Report links industrial cleaner to increased risk of Parkinson's disease
Researchers from the Parkinson's Institute in Sunnyvale, Calif., are expected to present their findings at the American Academy of Neurology's annual meeting in April. Samuel Goldman, author of the study, said this is the first research that has confirmed the risk of employee exposure to tricholorethylene. This chemical is a popular industrial solvent that is still widely used to clean grease off metal parts.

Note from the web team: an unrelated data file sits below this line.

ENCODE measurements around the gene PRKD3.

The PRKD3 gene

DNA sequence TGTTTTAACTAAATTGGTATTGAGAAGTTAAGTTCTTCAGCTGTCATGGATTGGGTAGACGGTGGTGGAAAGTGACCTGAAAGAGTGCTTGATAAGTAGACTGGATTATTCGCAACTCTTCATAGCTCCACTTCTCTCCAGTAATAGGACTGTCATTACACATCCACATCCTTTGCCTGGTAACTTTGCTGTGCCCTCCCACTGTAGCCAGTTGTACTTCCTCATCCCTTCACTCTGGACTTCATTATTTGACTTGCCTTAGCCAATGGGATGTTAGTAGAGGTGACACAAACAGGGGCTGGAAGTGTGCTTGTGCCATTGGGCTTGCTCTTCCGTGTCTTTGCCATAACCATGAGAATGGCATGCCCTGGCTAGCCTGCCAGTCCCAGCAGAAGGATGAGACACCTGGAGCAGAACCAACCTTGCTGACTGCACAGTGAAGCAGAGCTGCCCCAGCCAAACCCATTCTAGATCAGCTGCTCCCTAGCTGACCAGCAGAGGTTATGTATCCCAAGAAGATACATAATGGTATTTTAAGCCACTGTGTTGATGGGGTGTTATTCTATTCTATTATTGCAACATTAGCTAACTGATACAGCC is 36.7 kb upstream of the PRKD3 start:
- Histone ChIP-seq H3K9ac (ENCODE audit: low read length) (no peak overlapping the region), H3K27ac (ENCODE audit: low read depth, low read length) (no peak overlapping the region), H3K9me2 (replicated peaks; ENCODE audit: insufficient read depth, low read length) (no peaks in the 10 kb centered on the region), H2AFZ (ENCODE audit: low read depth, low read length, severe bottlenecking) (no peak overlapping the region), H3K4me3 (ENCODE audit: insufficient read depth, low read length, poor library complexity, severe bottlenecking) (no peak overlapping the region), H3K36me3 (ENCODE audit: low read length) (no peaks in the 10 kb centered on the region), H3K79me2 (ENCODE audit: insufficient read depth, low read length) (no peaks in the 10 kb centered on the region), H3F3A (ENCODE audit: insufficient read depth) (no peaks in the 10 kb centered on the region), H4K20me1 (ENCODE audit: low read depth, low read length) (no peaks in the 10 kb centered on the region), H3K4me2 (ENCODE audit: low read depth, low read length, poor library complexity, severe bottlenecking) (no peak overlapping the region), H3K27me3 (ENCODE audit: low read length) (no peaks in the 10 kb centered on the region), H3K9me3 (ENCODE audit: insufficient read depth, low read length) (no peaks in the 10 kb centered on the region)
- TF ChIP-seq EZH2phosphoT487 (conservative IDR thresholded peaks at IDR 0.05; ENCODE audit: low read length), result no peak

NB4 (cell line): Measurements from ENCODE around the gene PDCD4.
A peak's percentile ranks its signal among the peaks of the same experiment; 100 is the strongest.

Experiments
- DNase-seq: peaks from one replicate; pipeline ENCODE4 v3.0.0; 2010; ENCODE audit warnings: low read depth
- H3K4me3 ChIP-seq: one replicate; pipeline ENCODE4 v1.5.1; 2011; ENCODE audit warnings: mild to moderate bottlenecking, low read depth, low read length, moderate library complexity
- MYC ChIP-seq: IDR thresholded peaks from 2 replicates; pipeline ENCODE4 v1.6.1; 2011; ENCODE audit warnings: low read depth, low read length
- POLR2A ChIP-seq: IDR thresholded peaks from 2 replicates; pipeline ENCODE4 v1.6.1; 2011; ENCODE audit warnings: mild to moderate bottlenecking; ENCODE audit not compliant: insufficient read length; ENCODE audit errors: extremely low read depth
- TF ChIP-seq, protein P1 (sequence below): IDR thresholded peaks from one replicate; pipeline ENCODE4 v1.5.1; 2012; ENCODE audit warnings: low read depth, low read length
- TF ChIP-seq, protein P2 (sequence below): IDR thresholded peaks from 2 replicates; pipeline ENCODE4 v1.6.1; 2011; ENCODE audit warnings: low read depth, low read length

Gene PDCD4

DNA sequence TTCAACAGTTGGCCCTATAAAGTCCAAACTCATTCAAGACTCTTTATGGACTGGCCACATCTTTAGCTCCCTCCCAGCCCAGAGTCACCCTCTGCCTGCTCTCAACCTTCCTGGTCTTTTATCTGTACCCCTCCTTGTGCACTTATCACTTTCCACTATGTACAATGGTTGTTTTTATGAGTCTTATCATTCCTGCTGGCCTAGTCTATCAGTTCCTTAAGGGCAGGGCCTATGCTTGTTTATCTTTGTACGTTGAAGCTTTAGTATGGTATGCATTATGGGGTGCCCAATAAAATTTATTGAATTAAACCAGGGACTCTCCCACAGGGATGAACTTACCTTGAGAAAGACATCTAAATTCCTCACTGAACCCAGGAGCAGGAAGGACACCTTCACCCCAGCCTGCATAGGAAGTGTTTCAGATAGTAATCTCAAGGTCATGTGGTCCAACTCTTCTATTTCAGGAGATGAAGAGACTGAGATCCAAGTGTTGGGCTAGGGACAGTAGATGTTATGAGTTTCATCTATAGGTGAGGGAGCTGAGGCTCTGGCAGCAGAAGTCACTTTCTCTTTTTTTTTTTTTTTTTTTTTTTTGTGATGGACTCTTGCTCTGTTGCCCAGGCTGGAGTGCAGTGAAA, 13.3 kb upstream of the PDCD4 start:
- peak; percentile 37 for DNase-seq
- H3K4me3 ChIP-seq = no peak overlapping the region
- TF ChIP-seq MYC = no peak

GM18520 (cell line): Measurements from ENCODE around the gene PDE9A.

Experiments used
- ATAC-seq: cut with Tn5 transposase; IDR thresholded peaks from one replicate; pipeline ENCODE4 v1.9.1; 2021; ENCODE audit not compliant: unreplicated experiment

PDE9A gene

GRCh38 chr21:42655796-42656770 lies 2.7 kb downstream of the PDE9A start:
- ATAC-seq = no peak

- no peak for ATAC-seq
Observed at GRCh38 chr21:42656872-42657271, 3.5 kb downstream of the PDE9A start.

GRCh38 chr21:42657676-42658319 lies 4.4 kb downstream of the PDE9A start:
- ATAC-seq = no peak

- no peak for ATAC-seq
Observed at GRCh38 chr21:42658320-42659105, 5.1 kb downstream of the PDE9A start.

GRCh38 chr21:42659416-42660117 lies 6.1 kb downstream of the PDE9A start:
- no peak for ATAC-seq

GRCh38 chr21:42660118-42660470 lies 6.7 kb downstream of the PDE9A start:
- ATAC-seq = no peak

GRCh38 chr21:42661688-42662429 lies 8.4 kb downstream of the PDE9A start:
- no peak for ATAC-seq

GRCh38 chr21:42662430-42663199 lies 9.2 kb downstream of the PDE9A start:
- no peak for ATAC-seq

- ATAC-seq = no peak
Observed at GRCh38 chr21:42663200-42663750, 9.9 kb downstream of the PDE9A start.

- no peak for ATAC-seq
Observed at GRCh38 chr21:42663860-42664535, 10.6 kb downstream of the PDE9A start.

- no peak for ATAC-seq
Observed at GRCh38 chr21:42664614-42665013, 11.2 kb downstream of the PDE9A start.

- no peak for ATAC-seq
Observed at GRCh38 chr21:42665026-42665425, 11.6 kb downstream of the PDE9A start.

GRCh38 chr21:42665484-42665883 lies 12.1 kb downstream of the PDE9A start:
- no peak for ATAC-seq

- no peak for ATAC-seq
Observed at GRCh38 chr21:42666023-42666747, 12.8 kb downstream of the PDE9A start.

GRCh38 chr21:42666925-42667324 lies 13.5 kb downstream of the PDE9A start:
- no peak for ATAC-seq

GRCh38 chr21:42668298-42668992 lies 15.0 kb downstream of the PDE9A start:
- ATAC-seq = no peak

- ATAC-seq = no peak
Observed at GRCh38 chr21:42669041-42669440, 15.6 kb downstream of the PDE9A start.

The study found workers who were exposed to tricholorethylene were five and a half times more likely to have Parkinson's disease than people not exposed to the chemical. Those who were exposed to the chemical had job histories including work as dry cleaners, machinists, mechanics or electricians.
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April 8, 2010
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